What’s next for Chinatown Market? That’s the beauty of it — Chinatown Market is ever changing. It’s not just one thing like ICNY, where I was stuck with making reflective sportswear. Back then, if I made a regular T- shirt, kids will be like, well I’m not going to buy that from you, I’m going to get it from someone else. To me, Chinatown can always change and evolve as we go. We just made a $700 goose down puffer jacket. I’m having fun now making products that I love without the constraints of doing one thing. We also run a creative agency at the back of Chinatown Market that services massive corporate brands sourcing production and design. The whole thing for us is about staying creative and trying new things. Never do one thing. It makes you stagnant.
ICNY grew really big and went international. Would you want that for Chinatown Market? Yeah, I think so. The difference is that we’re taking a lot more control of the marketplace. In ICNY, we were very much a slave to all the wholesalers whereas for Chinatown, our online store is more powerful than anything else.
Looking back, what would you do differently now? Not let people run my business for me. Now I’m more involved in every step of the process that if I wanted to work or experiment, I’m spending my own money and if it fails, I’m the one who failed. It’s not someone else who paid for it. I don’t have anyone else to answer to and can only hold myself accountable for all the things that we try.
Does this mean Chinatown Market is 100% you? It’s 100% me, no investors. I literally built the brand up with a credit card. I had a $10,000 limit on a credit card and bought all my first shirts with that. At ComplexCon we sold out, I paid off part of it. It was a gamble. I was fucking broke and was $20,000 in debt. I didn’t have anything and lived in my homie’s second bedroom. Now that friend of mine is the owner of Pleasures (the rock-inspired label famously known for putting Kurt Cobain’s suicide note on a T-shirt) and I’m designing stuff for them. We’re on the same playing field and it’s fun being able to do collaborations.
How did this laser gun come about? I saw a video on Youtube about year and a half a year ago. It was of a construction worker printing on a pipe, ceiling and floor with a printing gun. I was like, T-shirts! Immediately, I knew I had to get one. When I found out it was $6,000 each, I wanted one and inks in blue, red and yellow. They told me a single gun is one colour and if you want to change the colour you’ve got to get more guns. We’ve been slowly building amassing an army of them and now we have over 15 printing guns in our office. We do events for global companies and also Chinatown Market.
Any copycats doing the same? Of course! Yesterday Kim Jones from Dior was doing it in Japan for a launch. That’s the beauty of it, man. We’re able to inspire these big brands to do something.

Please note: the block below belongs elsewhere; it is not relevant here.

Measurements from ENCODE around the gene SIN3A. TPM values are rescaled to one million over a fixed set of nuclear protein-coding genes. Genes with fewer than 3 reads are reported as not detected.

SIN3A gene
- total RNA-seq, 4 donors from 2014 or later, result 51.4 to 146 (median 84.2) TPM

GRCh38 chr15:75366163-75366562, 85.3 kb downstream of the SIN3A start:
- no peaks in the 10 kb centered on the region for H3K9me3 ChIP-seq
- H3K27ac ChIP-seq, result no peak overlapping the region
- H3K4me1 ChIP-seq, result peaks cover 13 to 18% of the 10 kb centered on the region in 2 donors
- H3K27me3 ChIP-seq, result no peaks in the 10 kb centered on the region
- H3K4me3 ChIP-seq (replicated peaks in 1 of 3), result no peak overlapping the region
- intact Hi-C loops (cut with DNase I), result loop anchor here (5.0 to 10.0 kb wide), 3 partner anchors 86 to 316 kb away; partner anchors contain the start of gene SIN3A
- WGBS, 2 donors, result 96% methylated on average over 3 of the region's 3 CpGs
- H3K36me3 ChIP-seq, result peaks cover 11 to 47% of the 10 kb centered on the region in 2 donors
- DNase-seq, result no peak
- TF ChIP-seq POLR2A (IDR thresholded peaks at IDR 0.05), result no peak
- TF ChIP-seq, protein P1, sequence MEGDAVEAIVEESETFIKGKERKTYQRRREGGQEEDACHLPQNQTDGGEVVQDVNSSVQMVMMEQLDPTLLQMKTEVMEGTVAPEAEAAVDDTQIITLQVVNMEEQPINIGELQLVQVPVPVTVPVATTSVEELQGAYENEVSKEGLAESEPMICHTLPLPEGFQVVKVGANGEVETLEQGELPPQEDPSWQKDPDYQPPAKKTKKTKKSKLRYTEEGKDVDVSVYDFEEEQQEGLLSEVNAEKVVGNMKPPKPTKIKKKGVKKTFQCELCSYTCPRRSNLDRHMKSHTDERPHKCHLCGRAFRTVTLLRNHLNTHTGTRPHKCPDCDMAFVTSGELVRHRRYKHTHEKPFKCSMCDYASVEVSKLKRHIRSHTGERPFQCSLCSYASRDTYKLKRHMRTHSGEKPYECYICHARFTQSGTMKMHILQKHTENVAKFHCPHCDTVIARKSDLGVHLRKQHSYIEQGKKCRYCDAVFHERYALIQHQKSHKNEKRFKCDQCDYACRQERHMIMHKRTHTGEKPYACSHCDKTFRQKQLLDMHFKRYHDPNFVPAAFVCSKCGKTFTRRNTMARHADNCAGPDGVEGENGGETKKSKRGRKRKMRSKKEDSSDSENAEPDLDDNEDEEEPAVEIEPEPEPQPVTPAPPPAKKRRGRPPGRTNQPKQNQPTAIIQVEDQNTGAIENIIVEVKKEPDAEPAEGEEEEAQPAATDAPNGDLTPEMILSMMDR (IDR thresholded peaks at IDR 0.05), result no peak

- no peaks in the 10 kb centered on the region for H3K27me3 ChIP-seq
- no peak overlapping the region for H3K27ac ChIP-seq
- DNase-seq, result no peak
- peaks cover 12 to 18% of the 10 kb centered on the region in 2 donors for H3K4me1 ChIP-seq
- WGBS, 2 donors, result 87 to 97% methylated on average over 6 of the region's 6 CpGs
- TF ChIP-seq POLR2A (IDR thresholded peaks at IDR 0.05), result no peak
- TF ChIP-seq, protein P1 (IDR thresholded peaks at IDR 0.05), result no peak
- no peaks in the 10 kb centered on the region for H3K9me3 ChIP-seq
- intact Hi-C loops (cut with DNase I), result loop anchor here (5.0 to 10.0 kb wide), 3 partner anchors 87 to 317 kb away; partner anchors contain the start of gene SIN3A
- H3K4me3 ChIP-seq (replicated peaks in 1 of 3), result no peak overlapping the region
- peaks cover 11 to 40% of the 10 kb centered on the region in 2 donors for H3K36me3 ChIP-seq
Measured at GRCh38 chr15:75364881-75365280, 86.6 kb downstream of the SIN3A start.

You take imitation as a compliment? I take it as a good thing. At the end of the day, I’m not here to say we invented this. I’m sure there are other people who’ve done this before. There’s an artist called Eric Elms who had the printing gun but he never posted or talked about it. He’s not someone who’s here for business as much. When we first came out he was offended. He came to me and was like, dude you want to fucking ruin this? Sure, I might have ruined this for him but he didn’t look at it the same way as I did. I didn’t know he had it before I got it. I came into this whole-heartedly and very true to do my own experiment to put my own twist on something that everyone else has been doing.
Do you think streetwear should move towards the luxury brand market? It’s already happening. Look at Virgil Abloh who went from streetwear to Pyrex Vision to being the artistic director of Louis Vuitton. It’s insane.
Would you do it? Of course. If you put me as the artistic director of Louis Vuitton, I’ll do it man.
Do you think moving into luxury is the only way to make it in streetwear now? No at all, Chinatown Market is not luxury. You can buy my T-shirts for $40. At the same time, I’m making a $300-$400 puffer jacket, a $100 rug and a ping pong table. I still do production all over the place in China, Pakistan and Korea but a lot of stuff is still handmade in my office. We try to look at it from all angles. To do business in one way is not smart.
You prefer to do business in multiple ways? Yes, if I do it in one way I’ll become stagnant. I’m going to get used to doing the same thing over and over, eventually turning obsolete and irrelevant.
Text by : Yawen
Photos and interview by : Chooee